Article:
Indiana Soybean Leaders Develop Relationships in Taiwan

first_imgHome Indiana Agriculture News Indiana Soybean Leaders Develop Relationships in Taiwan Facebook Twitter By Eric Pfeiffer – Nov 19, 2019 SHARE Photo Courtesy Indiana Soybean Alliance Indiana agriculture representatives were in Taipei last week to celebrate 50 years of US soybeans in the Taiwanese market.State Dept. of Ag Director Bruce Kettler and new Indiana Corn and Soy CEO Courtney Kingery were joined by Indiana Soybean Alliance board members Nancy Cline and Jim Douglas for the trip.Cline, a farmer from Kirklin, says this was a great opportunity to meet their customers and build relationships.“They were interested in hearing about the ways that we tend our land, how we take care of our land, that we want to produce the best product possible for them. We were also able to ascertain what needs they have for their food products as well as their animal feed, and we started to get a handle on what they really need from us.”Douglas, from Flat Rock in Shelby County, agreed. He likened it to how farmers do business in Indiana- you don’t do much business with people you don’t really know.“It’s the same way with international customers. They want to come to Indiana, get out on the farm and see the operations, and see the crop growing. They want you to visit their country to see what they’re doing with the product… it’s a relationship that just takes years of trust and continuing trade to establish that. It is so important to make that happen.”The delegation made a trip to TTET Union Corporation, the largest soybean crusher in Taiwan. Douglas said they expressed how much they rely on the US being dependable and providing high-quality soybeans.“They can’t run their factories without product, and they’ve found the U. S. to be a reliable supporter and have leaned in to where we’re supplying 86 percent of the country’s needs at this point.”The trip was also made in conjunction with the U.S. Soy Buyers Outlook Conference held last week in Taipei. Photo Courtesy Indiana Soybean Alliance Photo Courtesy Indiana Soybean Alliance Indiana Soybean Leaders Develop Relationships in Taiwan 1 of 6 Indiana Soybean Leaders Develop Relationships in Taiwan Facebook Twitter SHARE Photo Courtesy Indiana Soybean Alliance Photo Courtesy Indiana Soybean Alliance Photo Courtesy Indiana Soybean Alliance Previous articleIndiana Farm Bureau Leaders Discuss 2020 Priorities at StatehouseNext articleIndiana Farmers Visit Taiwan and Suderman Talks Crop Reports with NASS Director Eric Pfeifferlast_img read more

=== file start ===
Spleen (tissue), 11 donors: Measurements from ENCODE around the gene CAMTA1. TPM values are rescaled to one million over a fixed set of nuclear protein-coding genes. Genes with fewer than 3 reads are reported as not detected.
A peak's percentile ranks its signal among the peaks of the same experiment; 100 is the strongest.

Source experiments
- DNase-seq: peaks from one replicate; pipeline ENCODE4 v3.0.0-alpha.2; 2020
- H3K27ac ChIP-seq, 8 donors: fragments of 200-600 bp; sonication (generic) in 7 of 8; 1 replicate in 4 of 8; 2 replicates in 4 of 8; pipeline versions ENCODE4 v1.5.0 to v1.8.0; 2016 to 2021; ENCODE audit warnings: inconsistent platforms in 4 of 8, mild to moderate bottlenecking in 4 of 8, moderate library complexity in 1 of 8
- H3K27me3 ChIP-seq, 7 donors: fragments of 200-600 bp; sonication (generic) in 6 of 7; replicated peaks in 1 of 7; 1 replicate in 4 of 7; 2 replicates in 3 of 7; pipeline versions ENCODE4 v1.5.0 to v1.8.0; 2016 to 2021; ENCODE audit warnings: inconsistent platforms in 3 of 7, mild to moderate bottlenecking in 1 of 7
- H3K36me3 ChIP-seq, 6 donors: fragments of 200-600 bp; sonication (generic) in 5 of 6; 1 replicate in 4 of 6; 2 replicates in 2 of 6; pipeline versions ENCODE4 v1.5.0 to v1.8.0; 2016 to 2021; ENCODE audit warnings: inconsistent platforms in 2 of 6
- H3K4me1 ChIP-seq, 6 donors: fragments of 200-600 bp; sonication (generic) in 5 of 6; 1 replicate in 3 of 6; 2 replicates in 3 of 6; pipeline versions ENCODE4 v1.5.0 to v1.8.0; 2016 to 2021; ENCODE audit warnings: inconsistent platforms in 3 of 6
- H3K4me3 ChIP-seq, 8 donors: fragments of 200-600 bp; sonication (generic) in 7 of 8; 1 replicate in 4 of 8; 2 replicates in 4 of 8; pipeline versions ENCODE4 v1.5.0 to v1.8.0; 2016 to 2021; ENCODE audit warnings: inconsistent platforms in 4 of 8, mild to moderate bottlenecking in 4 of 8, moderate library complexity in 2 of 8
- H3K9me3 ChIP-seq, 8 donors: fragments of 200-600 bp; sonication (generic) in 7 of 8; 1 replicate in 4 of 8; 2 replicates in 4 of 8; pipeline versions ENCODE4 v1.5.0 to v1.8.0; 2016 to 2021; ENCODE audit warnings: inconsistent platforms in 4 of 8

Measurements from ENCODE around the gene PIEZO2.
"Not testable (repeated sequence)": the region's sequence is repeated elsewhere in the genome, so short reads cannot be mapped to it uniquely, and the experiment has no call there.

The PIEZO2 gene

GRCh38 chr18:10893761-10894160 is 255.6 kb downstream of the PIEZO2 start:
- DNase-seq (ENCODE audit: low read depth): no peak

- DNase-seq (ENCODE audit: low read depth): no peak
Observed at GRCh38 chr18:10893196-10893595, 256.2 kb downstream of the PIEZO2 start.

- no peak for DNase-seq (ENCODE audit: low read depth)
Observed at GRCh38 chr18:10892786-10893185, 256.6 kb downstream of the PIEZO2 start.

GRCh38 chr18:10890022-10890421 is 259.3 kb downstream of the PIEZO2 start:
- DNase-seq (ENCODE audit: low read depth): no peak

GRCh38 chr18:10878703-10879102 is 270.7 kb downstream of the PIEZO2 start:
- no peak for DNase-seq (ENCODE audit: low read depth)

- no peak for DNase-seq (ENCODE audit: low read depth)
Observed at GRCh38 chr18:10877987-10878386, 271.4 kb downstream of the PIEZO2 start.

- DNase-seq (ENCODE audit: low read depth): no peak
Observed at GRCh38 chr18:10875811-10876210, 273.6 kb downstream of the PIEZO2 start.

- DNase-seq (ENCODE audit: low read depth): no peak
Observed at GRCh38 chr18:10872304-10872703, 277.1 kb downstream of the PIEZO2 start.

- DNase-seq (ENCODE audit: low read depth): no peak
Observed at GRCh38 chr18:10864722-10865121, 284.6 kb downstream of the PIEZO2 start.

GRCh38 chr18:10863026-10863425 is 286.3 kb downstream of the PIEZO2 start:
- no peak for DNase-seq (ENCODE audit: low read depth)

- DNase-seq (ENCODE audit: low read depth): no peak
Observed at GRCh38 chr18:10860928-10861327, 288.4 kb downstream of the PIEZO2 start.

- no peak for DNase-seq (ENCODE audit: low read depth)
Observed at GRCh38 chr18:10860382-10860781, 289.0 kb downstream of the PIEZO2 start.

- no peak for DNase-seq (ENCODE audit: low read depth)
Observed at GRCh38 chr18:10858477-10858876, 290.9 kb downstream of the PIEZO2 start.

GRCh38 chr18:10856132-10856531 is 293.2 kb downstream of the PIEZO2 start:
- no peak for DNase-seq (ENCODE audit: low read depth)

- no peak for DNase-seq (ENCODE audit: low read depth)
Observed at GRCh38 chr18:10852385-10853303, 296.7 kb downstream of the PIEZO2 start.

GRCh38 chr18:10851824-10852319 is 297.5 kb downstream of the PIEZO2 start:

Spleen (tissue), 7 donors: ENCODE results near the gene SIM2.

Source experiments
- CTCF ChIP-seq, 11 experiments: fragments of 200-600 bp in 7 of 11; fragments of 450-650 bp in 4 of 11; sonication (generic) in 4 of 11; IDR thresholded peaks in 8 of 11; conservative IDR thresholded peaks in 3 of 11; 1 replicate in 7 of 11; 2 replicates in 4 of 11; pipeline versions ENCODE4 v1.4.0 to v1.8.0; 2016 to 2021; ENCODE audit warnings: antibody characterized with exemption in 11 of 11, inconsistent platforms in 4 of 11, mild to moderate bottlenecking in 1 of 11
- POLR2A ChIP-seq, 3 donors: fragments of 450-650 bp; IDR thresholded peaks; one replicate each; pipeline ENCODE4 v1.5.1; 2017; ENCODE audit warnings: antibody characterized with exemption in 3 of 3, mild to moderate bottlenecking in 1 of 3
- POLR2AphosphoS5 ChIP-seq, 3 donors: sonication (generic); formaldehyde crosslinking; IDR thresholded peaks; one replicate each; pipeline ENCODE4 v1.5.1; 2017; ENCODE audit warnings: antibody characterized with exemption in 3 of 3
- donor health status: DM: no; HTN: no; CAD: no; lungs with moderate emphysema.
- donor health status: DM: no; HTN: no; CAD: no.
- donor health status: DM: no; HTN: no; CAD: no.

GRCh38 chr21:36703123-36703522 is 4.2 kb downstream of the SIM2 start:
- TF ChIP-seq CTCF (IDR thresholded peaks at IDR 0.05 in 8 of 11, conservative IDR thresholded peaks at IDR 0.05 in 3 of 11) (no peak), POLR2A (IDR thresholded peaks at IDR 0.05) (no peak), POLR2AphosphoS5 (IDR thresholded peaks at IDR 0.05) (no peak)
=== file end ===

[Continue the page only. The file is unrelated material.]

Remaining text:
McIlroy ‘feeling more positive’

first_img McIlroy missed the cut in the Open Championship at Muirfield, delivering a withering assessment of his performance after an opening round of 79 that was followed by a 75 to finish 12 over par. The 24-year-old Northern Irishman won five times last year, including his second major by eight shots in the US PGA Championship, to finish top of the money list on both sides of the Atlantic. But he has yet to record a win in 2013 since a controversial multi-million pound switch to Nike in January, also damaging his reputation by walking off the course during his defence of the Honda Classic and bending one of his new clubs out of shape during the final round of the US Open. Down to third in the world, McIlroy hopes some relaxed rounds of golf at home with friends and advice from putting coach Dave Stockton can kickstart his season at the WGC Bridgestone Invitational in Akron – just as it did 12 months ago. “I was sitting up here this time last year not feeling as if my game was in great shape,” McIlroy told a pre-tournament press conference. “I’m sitting up here this year a lot more positive and that’s a great sign. “It’s a course (Firestone Country Club) I feel I can do well on and if something similar can happen to last year when I was fifth, that would set up for the last major of the season and a great end of the year. “It’s been up and down (since the same time last year). I’ve had some great weeks and wins and had some very average ones as well. It’s like everything, you are going to have ups and downs. My highs have been incredibly high and my lows have been pretty low so it’s about trying to make it more on an even keel.” McIlroy spent four days in Monaco last week and the weekend in Northern Ireland, where he was seven under par for the last seven holes of one of those rounds with friends. “It’s nice to just go out and play for the sake of playing, not because you have to,” he said. “It makes you realise why you play the game, why you started because you love the game. “When you were younger you would do anything you could to get out on the golf course. It’s great to just play with friends you have grown up with, it brings you back and makes you realise why you play this game.” Two weeks after describing his own golf as “brain dead”, Rory McIlroy on Wednesday admitted he needed to be less emotionally involved in his game. Stockton has also reiterated his advice to McIlroy that he needs to smile more and have better body language on the course, even when things are not going well. “I’ve always said it’s easier to smile when you are making birdies, but the thing he said last year that I am trying to do again is that if someone is watching you from the outside, don’t let them know whether you have made a birdie or a bogey,” said McIlroy, who will play the first two rounds at Firestone with Canadian Open winner Brandt Snedeker. “I’ve become a little too emotionally involved with my golf over the past few months and let it either get me excited or down where I should not get too high or too low.” US Open champion Justin Rose and Open winner Phil Mickelson have been paired together, while Tiger Woods is alongside Japan’s Hideki Matsuyama, who finished sixth at Muirfield despite a one-shot penalty for slow play during the third round. Press Associationlast_img read more